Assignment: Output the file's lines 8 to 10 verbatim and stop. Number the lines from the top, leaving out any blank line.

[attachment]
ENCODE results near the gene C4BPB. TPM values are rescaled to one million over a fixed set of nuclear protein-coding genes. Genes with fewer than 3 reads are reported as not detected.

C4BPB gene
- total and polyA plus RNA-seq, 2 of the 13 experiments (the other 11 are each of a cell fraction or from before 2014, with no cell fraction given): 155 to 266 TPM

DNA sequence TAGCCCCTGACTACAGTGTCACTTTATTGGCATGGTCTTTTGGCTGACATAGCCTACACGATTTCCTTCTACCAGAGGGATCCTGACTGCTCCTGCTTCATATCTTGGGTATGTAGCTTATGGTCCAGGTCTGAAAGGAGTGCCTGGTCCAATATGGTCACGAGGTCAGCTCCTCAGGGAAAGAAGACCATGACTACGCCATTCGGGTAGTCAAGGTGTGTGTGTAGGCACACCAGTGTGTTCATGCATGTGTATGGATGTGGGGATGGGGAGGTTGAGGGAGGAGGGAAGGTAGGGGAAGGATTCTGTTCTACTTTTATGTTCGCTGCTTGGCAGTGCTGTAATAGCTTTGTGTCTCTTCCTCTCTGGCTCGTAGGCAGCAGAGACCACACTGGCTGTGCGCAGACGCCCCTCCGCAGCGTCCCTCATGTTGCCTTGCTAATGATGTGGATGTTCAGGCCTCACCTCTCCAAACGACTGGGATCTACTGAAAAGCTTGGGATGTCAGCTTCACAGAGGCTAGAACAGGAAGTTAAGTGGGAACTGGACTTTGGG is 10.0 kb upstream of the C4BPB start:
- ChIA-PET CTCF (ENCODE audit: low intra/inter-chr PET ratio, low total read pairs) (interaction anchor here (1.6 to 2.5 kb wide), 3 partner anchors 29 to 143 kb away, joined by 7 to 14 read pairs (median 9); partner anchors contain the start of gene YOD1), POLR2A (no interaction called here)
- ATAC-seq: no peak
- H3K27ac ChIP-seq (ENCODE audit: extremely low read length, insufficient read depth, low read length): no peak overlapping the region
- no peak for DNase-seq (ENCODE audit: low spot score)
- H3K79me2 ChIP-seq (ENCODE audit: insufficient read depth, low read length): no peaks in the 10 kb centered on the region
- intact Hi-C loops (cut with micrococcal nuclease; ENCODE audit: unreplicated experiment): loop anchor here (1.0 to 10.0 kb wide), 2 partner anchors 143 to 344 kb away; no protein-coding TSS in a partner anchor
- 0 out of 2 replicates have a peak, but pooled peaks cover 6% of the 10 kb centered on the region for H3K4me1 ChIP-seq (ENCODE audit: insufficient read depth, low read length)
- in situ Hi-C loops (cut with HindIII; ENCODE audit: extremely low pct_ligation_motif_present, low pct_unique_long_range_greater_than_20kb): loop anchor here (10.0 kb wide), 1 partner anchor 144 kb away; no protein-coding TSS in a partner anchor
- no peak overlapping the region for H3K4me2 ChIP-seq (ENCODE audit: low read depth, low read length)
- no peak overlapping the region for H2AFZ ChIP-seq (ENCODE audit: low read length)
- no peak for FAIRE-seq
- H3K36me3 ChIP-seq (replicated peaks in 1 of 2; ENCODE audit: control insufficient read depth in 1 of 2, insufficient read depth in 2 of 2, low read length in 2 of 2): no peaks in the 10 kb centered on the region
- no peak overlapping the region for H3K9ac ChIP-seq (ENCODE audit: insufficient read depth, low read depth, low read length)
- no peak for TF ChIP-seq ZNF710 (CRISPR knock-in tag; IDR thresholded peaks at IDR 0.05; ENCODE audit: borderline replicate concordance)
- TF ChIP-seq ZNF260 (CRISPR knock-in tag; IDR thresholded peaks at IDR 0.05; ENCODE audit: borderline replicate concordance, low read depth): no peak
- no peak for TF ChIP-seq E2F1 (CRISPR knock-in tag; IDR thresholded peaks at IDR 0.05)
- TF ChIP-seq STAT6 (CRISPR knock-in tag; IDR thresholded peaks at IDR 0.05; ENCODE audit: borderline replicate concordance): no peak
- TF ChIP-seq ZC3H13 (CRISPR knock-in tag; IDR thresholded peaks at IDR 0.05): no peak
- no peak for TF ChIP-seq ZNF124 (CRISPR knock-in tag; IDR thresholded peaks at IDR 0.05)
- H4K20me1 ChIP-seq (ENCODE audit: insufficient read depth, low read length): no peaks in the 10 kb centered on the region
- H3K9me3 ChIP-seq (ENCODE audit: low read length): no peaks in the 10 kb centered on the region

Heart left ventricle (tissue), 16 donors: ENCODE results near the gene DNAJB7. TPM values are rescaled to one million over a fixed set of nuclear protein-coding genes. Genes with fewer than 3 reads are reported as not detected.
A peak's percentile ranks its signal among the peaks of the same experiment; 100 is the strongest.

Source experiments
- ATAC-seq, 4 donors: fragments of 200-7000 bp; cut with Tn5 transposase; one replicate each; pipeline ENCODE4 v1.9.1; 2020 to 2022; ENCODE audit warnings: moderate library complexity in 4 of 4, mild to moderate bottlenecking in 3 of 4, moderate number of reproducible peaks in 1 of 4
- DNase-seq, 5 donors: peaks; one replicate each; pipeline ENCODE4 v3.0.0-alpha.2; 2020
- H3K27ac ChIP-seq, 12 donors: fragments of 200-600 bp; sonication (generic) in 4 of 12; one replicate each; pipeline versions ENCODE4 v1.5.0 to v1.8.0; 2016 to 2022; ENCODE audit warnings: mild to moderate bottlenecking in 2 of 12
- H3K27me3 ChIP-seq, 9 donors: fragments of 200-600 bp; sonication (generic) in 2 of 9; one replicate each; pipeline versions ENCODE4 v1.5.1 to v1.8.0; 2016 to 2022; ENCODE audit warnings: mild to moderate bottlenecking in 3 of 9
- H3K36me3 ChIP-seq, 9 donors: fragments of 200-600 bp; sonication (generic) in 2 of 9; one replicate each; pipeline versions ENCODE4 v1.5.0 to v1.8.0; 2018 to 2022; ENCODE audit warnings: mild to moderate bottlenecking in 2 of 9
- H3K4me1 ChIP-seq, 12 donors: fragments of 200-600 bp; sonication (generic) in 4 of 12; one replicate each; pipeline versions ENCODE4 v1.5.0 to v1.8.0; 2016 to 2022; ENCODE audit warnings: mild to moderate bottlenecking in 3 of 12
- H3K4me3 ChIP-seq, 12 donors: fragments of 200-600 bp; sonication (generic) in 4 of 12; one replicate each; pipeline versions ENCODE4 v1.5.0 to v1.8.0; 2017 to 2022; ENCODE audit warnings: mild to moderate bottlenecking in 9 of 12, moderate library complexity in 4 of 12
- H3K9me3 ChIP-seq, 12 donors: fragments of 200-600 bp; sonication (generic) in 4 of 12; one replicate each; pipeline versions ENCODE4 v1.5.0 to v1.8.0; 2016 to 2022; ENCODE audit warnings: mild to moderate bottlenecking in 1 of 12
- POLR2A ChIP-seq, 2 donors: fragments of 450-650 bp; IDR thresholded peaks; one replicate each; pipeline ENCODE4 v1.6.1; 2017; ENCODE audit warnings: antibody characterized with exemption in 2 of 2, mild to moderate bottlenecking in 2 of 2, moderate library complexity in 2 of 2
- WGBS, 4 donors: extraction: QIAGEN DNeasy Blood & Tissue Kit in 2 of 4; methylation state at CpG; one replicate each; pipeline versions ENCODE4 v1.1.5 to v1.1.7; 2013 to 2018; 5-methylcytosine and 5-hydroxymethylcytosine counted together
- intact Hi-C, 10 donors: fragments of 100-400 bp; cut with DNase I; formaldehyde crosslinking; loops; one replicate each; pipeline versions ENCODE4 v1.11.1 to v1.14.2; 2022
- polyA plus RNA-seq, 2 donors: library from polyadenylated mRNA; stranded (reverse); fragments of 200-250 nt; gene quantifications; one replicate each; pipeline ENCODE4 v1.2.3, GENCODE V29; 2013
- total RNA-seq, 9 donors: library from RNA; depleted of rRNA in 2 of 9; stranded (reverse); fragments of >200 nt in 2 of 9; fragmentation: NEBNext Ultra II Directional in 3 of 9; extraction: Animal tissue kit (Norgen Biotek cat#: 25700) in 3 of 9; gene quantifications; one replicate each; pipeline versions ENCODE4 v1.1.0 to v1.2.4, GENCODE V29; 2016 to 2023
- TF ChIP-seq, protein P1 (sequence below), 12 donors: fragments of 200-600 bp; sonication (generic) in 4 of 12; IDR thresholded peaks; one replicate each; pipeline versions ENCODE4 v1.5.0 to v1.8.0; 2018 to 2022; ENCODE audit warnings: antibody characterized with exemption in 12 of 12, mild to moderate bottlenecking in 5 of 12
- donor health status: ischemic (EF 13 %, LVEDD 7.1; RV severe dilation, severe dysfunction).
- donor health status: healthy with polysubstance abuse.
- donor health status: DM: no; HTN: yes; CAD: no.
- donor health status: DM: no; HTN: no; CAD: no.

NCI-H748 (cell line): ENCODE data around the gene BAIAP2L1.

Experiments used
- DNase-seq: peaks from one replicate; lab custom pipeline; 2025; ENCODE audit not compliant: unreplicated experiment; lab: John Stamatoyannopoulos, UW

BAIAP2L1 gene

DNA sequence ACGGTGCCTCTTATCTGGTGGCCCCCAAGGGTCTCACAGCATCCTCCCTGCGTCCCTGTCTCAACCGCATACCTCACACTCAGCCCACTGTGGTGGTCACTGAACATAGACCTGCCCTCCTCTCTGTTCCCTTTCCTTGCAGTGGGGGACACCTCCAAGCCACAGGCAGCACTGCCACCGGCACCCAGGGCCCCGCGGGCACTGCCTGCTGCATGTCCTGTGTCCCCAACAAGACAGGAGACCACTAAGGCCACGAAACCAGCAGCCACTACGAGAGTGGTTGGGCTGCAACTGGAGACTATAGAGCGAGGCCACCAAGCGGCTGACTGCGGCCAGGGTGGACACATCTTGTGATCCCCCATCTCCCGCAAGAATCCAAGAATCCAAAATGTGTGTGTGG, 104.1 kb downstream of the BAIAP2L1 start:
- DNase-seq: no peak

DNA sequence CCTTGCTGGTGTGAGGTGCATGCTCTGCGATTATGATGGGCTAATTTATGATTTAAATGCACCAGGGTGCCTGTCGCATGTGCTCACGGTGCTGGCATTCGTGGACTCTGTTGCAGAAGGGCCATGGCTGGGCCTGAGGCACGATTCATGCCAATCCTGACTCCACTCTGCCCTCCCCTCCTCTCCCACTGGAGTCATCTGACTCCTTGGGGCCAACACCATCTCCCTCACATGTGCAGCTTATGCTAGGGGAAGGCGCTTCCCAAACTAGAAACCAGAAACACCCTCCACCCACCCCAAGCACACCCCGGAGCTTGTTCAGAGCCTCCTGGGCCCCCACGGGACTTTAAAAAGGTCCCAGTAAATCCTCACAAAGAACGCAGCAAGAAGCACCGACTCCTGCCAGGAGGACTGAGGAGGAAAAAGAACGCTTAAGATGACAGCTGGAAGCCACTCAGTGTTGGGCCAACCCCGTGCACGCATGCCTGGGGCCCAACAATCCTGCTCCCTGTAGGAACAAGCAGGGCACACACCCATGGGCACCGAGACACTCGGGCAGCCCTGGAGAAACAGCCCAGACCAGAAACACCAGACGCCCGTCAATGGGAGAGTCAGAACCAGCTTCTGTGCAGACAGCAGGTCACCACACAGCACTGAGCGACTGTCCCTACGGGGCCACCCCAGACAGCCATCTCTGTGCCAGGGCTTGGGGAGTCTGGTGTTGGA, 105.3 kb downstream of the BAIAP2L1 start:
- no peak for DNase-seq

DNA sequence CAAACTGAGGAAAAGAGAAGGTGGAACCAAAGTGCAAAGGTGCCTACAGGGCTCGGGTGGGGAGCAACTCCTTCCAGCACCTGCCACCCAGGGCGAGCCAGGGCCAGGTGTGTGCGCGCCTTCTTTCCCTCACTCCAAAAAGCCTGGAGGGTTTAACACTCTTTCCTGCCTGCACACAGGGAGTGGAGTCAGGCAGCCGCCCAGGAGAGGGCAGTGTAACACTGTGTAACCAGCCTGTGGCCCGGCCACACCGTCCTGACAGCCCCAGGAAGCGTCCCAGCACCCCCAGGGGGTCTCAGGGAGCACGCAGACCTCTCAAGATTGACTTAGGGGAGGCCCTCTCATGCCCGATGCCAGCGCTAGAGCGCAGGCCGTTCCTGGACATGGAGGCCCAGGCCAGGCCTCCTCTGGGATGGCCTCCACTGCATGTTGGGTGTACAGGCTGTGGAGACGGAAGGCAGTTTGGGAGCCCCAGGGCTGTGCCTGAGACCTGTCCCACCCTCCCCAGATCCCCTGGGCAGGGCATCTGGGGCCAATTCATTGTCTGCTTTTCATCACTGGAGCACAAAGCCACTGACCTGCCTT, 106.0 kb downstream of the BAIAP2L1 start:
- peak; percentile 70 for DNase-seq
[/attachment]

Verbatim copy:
- no peak for DNase-seq (ENCODE audit: low spot score)
- H3K79me2 ChIP-seq (ENCODE audit: insufficient read depth, low read length): no peaks in the 10 kb centered on the region
- intact Hi-C loops (cut with micrococcal nuclease; ENCODE audit: unreplicated experiment): loop anchor here (1.0 to 10.0 kb wide), 2 partner anchors 143 to 344 kb away; no protein-coding TSS in a partner anchor